When the federal government takes our employees, should they be responsible for the cost to our community?
In 2009, when I ran for Santa Barbara City Council, I was present for budget discussions where Police Chief Cam Sanchez explained that one of the difficulties of the previous years was the cost of unfunded federal mandates that applied upon the activation and deployment of reservists and National Guard who are part of the city’s police force. He had up to four cops out at a time! City Attorney Steve Wiley outlined for me the mandates and associated costs: The city is required to hold the positions open, causing overtime for the remaining officers. Also, the rules mandate pension continuity (so, no savings there). Additionally, the city pays a salary differential so that a private will not lose the house he bought as a city police officer.
The mandates and differential apply to all city, county, and agency employees (Metropolitan Transit District, etc.), not just cops.
When I tried to get real numbers from the city, I got the following from Human Resources Manager Barbara Barker:
This is in response to your email of October 24, 2010.
Between September 2001 and November 2009, we had nine employees who received our military pay differential for a total of $194,944 or an average of $21,660 per employee on military leave.
As you know the City Council approved a policy whereby the City would pay the difference between an employee’s City pay and their military pay in order to keep their salaries whole while on military leave. We have not had any employees utilize this policy since November 2009. Information related to benefits, retirement, and overtime caused because a coworker is on military leave is not something that we track and as such is not readily available.
Note that this is only the salary differential, not the more expensive pension obligation, overtime, etc. I asked the county for the same information. Again, the only information I could get was about the differential. This was the response from the county, emailed by then-CEO Mike Brown, which he cc’d to the supes and other county staffers.
For those employees whose units are activated or individual employees who are activated we do pay the difference between their military pay and what they were making here if their military pay is less and we do preserve their retirement. For the first years of the Iraq War we sometimes had as many as 12 gone at one time but this eased down over time and I don’t know if there are any gone now. Our policy says we will cover up to 30 months. In the big picture it wasn’t a lot of money. Not all activated employees who went received it because their military rank caused their pay to be higher than their County pay. It would take some historical research to see what we paid. Given the sensitivity of this issue and before we act, I believe it would be proper for the Board to direct staff to conduct such research and prepare a report by a majority vote in a public session.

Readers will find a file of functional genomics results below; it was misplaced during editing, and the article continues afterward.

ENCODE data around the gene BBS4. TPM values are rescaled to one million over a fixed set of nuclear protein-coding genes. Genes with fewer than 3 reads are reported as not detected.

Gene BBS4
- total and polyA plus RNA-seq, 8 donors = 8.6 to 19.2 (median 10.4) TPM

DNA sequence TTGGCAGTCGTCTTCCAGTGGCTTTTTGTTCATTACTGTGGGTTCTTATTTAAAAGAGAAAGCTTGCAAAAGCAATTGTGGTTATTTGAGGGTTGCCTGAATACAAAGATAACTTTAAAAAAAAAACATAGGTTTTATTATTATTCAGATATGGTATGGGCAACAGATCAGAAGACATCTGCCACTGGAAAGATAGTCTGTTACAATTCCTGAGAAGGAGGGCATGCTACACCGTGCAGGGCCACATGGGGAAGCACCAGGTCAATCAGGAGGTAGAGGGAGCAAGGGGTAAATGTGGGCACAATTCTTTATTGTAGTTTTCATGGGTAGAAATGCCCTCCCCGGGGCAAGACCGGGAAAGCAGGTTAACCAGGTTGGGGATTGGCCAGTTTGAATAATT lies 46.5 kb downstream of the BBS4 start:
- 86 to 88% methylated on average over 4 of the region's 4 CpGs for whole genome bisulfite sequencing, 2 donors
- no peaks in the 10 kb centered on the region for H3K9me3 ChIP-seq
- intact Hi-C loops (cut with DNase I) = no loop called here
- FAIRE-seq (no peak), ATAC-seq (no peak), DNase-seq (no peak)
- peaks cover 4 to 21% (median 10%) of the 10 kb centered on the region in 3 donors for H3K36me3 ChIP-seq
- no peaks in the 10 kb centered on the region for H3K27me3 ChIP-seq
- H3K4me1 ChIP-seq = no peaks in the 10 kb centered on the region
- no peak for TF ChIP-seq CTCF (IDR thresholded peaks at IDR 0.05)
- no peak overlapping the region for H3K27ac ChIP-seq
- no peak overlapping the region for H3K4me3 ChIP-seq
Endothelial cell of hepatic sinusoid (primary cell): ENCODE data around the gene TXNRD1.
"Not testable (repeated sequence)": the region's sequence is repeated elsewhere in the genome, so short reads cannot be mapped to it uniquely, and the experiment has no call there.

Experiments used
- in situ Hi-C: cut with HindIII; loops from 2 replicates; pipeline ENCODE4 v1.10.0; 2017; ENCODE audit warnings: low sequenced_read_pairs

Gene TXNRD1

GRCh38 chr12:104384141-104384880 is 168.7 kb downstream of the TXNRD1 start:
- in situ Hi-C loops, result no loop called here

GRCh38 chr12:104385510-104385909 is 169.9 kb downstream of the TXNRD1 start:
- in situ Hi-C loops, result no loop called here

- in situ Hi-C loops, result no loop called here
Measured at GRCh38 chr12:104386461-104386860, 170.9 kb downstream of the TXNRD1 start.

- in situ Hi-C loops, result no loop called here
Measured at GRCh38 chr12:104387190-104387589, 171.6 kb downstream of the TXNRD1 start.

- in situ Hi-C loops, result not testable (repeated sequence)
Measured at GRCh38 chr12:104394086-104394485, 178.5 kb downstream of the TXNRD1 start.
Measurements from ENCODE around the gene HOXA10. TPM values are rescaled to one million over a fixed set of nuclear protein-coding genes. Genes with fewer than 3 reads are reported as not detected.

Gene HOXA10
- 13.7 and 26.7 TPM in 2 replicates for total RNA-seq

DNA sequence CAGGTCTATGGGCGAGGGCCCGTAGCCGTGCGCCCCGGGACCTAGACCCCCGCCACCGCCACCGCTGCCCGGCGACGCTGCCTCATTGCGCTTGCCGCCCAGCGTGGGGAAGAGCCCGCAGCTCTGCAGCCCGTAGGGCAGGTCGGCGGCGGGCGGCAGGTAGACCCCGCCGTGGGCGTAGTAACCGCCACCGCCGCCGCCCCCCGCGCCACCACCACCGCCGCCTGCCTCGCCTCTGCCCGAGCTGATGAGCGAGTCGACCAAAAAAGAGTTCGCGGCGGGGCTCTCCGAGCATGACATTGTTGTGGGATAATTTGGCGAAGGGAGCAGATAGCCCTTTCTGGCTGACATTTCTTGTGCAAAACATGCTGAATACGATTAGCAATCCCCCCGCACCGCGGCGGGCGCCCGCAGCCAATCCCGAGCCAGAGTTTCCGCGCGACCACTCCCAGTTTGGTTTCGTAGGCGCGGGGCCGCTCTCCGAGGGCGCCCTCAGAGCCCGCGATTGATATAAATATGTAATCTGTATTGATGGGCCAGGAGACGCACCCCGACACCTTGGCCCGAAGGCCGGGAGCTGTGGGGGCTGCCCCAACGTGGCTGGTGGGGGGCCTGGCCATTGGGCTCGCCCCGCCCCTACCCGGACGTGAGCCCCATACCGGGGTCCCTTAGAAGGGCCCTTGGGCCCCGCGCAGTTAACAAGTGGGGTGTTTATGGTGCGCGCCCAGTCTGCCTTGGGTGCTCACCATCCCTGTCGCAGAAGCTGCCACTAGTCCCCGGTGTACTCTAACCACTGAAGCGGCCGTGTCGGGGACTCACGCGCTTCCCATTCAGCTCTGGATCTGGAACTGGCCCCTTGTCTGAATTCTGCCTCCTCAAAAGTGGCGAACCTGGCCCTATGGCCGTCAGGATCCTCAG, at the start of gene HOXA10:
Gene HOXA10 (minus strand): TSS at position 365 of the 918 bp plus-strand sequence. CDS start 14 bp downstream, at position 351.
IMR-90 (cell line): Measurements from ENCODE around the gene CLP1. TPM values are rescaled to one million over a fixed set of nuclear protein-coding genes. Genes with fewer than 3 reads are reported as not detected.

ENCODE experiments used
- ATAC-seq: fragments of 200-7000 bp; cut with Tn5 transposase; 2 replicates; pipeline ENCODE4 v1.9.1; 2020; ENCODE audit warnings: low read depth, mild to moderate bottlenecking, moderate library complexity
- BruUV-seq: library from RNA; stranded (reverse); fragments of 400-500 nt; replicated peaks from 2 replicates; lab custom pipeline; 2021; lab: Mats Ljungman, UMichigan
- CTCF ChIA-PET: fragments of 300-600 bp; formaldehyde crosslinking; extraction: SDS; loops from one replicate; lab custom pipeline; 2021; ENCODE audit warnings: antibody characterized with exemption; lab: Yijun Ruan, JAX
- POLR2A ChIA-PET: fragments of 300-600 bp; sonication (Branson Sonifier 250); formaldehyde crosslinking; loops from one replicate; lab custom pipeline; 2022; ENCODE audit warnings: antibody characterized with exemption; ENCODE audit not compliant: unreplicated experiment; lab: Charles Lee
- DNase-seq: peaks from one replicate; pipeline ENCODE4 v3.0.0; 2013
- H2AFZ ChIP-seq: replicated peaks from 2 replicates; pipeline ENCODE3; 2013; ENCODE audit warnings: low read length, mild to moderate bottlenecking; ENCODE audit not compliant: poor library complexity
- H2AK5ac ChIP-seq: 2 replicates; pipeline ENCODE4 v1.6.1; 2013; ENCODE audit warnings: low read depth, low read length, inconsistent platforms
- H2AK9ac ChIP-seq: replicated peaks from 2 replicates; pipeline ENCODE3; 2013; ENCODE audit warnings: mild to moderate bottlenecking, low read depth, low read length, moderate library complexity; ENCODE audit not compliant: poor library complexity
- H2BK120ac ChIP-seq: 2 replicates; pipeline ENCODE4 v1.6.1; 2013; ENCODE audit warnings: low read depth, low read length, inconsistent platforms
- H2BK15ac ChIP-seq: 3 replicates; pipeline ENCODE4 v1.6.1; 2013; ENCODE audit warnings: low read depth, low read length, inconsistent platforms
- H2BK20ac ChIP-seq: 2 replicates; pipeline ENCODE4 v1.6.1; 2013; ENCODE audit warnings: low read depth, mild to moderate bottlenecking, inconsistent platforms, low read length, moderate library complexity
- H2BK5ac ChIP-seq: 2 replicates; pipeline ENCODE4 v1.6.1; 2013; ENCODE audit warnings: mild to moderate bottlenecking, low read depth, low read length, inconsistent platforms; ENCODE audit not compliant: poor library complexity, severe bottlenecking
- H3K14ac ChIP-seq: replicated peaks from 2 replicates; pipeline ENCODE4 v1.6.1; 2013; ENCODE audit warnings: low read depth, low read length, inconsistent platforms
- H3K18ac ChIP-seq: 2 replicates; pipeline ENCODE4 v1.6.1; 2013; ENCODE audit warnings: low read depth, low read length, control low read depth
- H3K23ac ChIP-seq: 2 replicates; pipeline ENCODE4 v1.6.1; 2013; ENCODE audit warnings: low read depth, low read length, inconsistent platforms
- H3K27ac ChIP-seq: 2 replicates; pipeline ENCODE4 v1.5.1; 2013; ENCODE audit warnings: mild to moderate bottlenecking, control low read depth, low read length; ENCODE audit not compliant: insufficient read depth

As you can see, the city and county did not calculate or even address the cost of providing pension continuity. I got more complete numbers from Santa Monica. On October 6, 2009, City Councilmember Kevin McKeown wrote me back as follows:
I already (in 2007) had the City of Santa Monica Finance Department calculate the cost of the first four years of the war in Iraq, just to the City—and that came out to between $145 and $153.2 million. It included things other than direct federalization of employees, but clearly any jurisdiction could perform the same calculations.
The next day, in response to my further inquiries, McKeown wrote,
Not only can you share my earlier and more generic numbers on the TOTAL cost to our community of the war, attached please find a spreadsheet that is very specific about the payroll cost of the federalization of Santa Monica city employees in the most recently completed fiscal year. Over half a million dollars out of the payroll budget of just one small city of about 90,000!
I cannot see why the city and county would not be able to give real numbers such as Santa Monica has. Overtime worked to cover for positions held vacant due to deployments should be fairly straightforward. Calculating pension costs would be more complicated but not more complicated than other calculations that city finance makes.
One thing is perfectly clear in all this: There is a lot of money involved. I’ve consulted with a retired attorney who has experience in federal courts about suing to recover these costs. His initial appraisal was that the path of least resistance would be to seek a court’s “declaration of the responsibility of the federal government to reimburse, rather than a suit for dollars of reimbursement or for a decree forbidding uncompensated deployment.”
Meanwhile, the Santa Barbara Public Library’s Central and Eastside branches are closed Mondays, as of mid 2010, in order to save $288,964 annually, including the cost of salaries, utilities, and supplies. And the Evening Lap Swim at Los Baños Pool is closed for the winter, to save the city $10,800.